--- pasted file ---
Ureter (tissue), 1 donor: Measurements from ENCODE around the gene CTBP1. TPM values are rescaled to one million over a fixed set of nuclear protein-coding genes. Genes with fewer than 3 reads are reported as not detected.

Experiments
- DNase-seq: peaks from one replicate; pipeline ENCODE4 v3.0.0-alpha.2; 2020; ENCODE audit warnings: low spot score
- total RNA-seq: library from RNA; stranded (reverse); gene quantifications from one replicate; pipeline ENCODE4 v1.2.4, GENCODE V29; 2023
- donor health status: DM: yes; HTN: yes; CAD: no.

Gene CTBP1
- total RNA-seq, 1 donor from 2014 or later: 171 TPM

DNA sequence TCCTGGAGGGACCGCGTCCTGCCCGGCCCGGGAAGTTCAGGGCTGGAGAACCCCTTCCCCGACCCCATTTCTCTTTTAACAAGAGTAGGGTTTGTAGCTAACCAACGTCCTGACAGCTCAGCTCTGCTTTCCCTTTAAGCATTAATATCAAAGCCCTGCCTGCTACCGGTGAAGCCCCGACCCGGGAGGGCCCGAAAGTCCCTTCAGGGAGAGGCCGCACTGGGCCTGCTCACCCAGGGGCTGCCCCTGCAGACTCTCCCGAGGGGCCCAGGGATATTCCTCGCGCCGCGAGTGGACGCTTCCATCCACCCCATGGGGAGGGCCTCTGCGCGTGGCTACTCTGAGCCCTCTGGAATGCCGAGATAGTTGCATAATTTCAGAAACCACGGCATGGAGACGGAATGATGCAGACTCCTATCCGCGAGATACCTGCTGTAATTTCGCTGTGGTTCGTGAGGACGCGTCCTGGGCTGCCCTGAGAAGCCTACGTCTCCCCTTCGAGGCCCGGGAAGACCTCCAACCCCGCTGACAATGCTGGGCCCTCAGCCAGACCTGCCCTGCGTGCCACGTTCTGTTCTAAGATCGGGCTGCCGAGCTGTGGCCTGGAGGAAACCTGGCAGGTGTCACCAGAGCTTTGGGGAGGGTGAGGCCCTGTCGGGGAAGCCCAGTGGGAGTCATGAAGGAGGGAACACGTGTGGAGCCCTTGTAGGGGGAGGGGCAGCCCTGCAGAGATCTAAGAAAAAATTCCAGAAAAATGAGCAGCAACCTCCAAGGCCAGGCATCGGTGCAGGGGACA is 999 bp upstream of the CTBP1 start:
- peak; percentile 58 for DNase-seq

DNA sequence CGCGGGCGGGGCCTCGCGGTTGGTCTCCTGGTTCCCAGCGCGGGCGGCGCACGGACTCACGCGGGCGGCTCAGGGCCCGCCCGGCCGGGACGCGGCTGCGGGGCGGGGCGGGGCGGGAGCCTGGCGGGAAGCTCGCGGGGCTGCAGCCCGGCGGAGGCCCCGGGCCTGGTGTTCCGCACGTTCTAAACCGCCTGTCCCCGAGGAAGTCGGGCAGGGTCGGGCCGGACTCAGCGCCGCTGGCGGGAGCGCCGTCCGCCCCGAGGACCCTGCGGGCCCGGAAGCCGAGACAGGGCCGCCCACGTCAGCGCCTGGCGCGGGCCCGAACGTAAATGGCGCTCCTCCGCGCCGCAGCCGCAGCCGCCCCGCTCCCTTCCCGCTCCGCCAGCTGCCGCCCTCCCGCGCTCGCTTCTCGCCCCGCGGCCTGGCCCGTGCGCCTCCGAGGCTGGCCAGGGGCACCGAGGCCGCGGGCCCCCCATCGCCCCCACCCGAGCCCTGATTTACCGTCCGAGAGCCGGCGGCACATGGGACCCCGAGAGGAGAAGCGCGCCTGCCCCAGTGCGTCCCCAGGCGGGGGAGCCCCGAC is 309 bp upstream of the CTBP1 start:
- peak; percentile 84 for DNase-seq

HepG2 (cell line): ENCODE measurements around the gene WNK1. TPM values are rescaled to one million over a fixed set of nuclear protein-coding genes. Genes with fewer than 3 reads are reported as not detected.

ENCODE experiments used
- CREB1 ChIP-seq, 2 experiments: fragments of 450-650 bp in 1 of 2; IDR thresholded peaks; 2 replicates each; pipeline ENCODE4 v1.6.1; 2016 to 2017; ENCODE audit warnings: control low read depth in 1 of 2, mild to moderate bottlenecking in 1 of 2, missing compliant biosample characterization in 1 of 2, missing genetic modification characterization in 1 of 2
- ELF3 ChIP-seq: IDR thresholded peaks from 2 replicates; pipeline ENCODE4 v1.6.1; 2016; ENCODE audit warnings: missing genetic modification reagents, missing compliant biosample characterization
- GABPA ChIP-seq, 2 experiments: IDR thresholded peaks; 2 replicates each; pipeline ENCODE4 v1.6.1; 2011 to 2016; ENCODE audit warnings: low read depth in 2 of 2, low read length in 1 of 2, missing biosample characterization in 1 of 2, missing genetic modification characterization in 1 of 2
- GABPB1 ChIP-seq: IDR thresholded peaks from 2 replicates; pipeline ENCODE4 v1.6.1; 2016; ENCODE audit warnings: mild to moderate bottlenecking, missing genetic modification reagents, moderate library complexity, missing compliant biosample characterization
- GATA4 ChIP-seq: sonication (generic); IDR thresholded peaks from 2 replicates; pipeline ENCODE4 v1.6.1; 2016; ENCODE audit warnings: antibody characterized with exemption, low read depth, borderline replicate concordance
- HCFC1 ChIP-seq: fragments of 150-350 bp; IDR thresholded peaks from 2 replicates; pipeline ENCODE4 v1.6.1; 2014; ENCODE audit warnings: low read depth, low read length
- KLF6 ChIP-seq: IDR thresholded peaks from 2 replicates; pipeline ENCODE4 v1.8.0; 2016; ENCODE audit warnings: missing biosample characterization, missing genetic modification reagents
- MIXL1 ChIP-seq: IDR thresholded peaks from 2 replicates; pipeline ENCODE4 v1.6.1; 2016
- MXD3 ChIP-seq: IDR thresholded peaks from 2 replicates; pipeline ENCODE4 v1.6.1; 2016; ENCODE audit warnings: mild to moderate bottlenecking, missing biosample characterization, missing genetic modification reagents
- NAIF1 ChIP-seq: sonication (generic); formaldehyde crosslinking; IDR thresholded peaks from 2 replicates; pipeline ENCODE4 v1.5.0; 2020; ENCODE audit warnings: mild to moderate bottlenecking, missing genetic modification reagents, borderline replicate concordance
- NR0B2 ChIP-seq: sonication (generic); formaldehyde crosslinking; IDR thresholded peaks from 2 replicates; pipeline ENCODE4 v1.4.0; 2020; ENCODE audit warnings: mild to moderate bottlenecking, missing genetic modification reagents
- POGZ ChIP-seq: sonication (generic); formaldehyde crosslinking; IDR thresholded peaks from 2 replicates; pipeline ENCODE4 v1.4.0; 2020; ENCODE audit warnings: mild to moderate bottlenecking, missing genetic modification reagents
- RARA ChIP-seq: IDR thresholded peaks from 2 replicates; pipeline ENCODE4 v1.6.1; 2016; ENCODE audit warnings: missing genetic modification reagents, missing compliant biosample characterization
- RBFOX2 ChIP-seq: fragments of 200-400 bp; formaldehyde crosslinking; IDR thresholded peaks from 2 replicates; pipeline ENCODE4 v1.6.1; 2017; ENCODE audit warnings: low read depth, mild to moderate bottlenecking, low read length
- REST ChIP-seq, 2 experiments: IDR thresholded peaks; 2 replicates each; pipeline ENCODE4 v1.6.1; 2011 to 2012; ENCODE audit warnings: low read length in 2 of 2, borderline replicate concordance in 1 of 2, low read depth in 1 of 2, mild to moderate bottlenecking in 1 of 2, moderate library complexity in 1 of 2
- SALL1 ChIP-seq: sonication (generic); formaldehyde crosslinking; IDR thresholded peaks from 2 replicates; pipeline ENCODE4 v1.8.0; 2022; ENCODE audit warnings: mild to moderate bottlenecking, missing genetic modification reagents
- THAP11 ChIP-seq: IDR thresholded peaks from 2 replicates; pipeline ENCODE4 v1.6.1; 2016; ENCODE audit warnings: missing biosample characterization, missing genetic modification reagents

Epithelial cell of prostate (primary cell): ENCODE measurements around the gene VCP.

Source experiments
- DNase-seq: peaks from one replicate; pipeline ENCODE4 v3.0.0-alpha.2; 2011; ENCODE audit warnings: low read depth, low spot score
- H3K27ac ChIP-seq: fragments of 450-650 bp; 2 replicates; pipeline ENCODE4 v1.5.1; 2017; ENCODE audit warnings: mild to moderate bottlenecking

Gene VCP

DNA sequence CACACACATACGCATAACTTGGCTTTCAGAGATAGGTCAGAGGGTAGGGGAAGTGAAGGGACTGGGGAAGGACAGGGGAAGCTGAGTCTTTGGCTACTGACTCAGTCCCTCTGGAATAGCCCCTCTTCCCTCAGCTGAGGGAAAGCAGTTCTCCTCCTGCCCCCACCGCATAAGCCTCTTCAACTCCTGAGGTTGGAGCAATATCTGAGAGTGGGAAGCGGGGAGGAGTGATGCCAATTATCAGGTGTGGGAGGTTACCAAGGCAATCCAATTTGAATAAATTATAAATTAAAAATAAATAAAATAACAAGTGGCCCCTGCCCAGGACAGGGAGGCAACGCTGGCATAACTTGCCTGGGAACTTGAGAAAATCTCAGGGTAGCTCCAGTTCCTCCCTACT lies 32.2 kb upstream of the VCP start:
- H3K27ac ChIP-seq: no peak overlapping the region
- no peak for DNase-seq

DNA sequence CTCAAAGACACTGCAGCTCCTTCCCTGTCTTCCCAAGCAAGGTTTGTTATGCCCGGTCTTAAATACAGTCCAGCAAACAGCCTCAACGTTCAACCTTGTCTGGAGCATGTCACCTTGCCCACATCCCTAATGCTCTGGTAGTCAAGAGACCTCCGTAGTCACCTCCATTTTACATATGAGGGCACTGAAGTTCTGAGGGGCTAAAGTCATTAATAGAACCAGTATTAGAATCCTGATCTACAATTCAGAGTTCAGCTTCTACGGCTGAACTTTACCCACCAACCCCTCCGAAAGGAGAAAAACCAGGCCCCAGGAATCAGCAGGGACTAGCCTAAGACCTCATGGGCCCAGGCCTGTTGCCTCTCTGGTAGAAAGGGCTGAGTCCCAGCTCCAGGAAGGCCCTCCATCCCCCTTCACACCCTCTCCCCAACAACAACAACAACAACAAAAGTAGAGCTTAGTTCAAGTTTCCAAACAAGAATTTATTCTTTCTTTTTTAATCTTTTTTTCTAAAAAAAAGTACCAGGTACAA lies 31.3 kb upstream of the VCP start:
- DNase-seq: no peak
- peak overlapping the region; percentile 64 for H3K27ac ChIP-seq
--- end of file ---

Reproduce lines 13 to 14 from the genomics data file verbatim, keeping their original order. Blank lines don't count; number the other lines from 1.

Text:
ENCODE experiments used
- CREB1 ChIP-seq, 2 experiments: fragments of 450-650 bp in 1 of 2; IDR thresholded peaks; 2 replicates each; pipeline ENCODE4 v1.6.1; 2016 to 2017; ENCODE audit warnings: control low read depth in 1 of 2, mild to moderate bottlenecking in 1 of 2, missing compliant biosample characterization in 1 of 2, missing genetic modification characterization in 1 of 2